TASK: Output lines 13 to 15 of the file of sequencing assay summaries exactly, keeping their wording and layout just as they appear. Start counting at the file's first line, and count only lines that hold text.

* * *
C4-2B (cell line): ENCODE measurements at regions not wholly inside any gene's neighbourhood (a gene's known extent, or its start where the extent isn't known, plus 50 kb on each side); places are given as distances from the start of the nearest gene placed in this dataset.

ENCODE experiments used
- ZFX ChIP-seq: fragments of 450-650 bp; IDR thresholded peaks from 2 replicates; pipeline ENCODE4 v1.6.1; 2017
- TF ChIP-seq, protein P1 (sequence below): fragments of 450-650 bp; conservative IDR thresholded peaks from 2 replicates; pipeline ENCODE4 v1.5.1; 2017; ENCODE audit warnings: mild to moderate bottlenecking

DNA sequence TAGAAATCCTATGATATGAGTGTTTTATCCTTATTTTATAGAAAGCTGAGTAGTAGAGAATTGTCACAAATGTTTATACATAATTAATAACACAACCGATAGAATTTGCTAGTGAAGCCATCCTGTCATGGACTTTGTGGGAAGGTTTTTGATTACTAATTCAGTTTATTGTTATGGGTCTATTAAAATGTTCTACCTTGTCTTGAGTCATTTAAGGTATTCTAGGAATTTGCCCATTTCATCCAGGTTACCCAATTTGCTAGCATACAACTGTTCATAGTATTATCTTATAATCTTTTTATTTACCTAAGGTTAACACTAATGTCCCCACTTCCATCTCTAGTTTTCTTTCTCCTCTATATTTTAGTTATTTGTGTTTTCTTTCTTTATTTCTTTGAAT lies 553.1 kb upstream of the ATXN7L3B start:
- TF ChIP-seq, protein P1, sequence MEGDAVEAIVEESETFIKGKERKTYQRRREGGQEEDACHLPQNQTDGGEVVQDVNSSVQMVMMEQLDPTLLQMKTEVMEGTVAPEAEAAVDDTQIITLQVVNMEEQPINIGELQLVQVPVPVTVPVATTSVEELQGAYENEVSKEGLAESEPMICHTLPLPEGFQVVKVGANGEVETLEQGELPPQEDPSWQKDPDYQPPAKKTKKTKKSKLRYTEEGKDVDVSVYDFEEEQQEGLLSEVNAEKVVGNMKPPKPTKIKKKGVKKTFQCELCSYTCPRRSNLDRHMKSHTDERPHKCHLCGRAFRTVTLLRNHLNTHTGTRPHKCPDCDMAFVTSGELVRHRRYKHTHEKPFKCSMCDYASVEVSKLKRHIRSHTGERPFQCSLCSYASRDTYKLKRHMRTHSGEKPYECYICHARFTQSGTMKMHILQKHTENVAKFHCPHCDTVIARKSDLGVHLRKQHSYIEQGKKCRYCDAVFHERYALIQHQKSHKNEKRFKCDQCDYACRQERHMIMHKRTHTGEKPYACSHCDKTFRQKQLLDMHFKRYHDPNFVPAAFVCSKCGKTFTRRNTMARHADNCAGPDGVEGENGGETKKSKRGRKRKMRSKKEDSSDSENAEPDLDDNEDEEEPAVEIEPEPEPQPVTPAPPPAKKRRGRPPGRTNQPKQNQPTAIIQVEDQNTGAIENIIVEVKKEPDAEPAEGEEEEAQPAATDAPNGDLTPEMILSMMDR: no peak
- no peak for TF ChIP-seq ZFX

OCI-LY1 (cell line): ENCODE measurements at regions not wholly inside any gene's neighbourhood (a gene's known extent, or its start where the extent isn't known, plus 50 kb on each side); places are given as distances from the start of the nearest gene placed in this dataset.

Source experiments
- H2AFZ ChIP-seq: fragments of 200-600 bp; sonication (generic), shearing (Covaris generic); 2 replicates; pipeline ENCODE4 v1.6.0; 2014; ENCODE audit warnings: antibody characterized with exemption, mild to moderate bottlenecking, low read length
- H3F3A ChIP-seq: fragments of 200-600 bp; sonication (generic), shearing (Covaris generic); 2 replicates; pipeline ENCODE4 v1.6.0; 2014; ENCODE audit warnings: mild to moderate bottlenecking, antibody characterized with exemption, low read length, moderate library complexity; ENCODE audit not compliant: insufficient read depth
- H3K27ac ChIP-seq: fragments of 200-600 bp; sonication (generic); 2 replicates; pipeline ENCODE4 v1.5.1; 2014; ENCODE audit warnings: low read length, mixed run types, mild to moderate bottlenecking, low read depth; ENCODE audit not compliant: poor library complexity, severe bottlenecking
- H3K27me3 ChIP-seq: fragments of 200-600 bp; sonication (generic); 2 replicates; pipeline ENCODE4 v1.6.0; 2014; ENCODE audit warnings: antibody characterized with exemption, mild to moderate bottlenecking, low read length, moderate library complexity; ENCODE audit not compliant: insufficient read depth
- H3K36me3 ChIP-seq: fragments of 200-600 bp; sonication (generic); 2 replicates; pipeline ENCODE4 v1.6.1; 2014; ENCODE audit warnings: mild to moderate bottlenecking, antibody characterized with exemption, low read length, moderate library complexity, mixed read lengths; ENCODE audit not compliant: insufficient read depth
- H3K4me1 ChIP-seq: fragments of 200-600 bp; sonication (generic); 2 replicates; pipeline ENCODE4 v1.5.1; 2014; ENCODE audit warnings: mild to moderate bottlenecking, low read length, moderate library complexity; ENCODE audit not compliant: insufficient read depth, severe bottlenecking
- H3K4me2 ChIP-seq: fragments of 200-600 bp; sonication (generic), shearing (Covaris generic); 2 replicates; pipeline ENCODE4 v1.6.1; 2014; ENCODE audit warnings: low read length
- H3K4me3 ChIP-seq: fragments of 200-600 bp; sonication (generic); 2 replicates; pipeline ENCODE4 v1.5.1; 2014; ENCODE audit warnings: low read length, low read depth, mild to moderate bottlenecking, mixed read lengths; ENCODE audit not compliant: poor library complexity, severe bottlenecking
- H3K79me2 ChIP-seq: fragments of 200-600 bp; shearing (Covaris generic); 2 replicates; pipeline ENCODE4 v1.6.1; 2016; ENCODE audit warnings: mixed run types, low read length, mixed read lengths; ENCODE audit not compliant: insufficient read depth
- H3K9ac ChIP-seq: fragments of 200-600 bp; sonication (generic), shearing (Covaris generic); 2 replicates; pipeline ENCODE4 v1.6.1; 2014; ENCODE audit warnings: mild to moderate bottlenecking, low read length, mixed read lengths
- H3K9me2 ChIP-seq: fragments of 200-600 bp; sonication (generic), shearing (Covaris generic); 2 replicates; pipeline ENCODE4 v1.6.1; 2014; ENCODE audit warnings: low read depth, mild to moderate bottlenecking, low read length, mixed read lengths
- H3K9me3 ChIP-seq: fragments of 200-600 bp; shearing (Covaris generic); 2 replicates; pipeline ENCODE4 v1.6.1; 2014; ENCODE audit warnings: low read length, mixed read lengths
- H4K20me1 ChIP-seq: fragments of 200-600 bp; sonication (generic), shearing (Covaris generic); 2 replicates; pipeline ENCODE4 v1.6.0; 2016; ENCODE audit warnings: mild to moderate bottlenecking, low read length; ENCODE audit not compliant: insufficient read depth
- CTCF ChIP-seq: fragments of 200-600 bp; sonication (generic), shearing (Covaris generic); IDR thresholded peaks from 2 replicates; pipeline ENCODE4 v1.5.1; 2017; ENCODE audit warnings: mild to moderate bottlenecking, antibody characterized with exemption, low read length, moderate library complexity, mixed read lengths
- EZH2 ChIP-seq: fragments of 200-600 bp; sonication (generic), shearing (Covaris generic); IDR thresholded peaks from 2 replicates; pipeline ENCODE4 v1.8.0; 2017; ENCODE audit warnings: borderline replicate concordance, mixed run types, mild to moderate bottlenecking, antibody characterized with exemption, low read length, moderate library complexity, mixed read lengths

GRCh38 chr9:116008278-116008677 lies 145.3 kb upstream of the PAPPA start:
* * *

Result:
- H3K27me3 ChIP-seq: fragments of 200-600 bp; sonication (generic); 2 replicates; pipeline ENCODE4 v1.6.0; 2014; ENCODE audit warnings: antibody characterized with exemption, mild to moderate bottlenecking, low read length, moderate library complexity; ENCODE audit not compliant: insufficient read depth
- H3K36me3 ChIP-seq: fragments of 200-600 bp; sonication (generic); 2 replicates; pipeline ENCODE4 v1.6.1; 2014; ENCODE audit warnings: mild to moderate bottlenecking, antibody characterized with exemption, low read length, moderate library complexity, mixed read lengths; ENCODE audit not compliant: insufficient read depth
- H3K4me1 ChIP-seq: fragments of 200-600 bp; sonication (generic); 2 replicates; pipeline ENCODE4 v1.5.1; 2014; ENCODE audit warnings: mild to moderate bottlenecking, low read length, moderate library complexity; ENCODE audit not compliant: insufficient read depth, severe bottlenecking